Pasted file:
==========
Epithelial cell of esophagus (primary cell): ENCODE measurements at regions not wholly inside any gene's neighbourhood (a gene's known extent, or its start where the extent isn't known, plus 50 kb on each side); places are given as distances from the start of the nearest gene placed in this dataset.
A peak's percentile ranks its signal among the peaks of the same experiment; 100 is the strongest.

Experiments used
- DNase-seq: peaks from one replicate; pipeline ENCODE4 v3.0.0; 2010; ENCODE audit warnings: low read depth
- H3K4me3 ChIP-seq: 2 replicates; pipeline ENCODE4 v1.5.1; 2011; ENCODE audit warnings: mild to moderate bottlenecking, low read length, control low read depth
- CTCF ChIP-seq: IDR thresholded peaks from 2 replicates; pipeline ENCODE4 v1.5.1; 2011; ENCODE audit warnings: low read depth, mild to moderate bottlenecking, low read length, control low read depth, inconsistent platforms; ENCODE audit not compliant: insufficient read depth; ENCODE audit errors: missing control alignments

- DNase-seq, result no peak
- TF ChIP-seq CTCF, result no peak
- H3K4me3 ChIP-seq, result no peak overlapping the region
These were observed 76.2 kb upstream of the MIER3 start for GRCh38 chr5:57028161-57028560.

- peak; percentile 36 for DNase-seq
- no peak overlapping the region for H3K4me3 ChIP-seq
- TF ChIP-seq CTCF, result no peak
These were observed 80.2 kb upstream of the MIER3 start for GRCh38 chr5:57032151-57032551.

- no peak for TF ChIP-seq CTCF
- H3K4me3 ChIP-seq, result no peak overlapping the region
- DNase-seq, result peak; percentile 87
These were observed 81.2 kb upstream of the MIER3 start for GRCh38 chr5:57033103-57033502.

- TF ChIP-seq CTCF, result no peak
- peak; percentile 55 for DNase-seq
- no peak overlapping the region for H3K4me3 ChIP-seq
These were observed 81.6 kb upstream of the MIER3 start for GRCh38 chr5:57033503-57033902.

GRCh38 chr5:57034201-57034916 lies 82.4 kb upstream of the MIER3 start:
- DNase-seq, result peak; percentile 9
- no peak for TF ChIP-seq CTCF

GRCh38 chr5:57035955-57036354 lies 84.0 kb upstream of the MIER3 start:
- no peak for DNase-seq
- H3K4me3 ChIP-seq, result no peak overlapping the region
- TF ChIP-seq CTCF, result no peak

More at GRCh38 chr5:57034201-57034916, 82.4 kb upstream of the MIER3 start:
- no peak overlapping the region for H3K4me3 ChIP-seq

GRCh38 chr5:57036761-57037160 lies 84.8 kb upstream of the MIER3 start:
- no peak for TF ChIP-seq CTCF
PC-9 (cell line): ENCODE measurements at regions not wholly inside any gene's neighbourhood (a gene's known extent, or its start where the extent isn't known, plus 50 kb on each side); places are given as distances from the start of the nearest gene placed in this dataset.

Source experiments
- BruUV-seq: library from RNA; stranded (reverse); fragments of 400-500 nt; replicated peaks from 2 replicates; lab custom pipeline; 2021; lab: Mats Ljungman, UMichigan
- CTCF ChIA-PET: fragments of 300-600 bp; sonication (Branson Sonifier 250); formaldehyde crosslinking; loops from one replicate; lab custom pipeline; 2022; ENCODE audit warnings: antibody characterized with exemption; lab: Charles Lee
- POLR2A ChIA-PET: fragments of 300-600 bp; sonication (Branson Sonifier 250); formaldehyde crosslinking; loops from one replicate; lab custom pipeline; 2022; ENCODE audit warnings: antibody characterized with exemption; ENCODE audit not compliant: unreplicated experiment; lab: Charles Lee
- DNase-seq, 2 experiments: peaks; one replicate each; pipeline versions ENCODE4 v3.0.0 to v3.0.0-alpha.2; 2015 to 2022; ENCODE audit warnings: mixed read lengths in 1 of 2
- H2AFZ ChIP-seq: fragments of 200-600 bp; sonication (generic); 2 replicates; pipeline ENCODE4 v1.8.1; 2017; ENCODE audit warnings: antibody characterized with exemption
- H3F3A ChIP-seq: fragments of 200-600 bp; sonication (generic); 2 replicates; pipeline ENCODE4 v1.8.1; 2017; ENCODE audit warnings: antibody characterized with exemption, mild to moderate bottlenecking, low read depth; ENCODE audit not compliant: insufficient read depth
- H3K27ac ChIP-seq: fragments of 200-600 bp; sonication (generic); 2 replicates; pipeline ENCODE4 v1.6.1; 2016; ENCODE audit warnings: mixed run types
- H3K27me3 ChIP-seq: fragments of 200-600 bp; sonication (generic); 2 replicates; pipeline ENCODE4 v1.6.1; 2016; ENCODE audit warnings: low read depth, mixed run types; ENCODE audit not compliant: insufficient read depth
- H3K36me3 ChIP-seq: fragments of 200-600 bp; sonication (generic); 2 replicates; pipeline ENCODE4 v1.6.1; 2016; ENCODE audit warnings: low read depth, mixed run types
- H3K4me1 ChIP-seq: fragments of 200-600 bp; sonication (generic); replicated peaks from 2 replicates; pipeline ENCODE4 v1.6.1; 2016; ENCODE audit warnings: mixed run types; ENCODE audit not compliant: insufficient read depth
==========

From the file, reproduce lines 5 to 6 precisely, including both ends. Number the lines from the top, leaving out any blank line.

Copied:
- H3K4me3 ChIP-seq: 2 replicates; pipeline ENCODE4 v1.5.1; 2011; ENCODE audit warnings: mild to moderate bottlenecking, low read length, control low read depth
- CTCF ChIP-seq: IDR thresholded peaks from 2 replicates; pipeline ENCODE4 v1.5.1; 2011; ENCODE audit warnings: low read depth, mild to moderate bottlenecking, low read length, control low read depth, inconsistent platforms; ENCODE audit not compliant: insufficient read depth; ENCODE audit errors: missing control alignments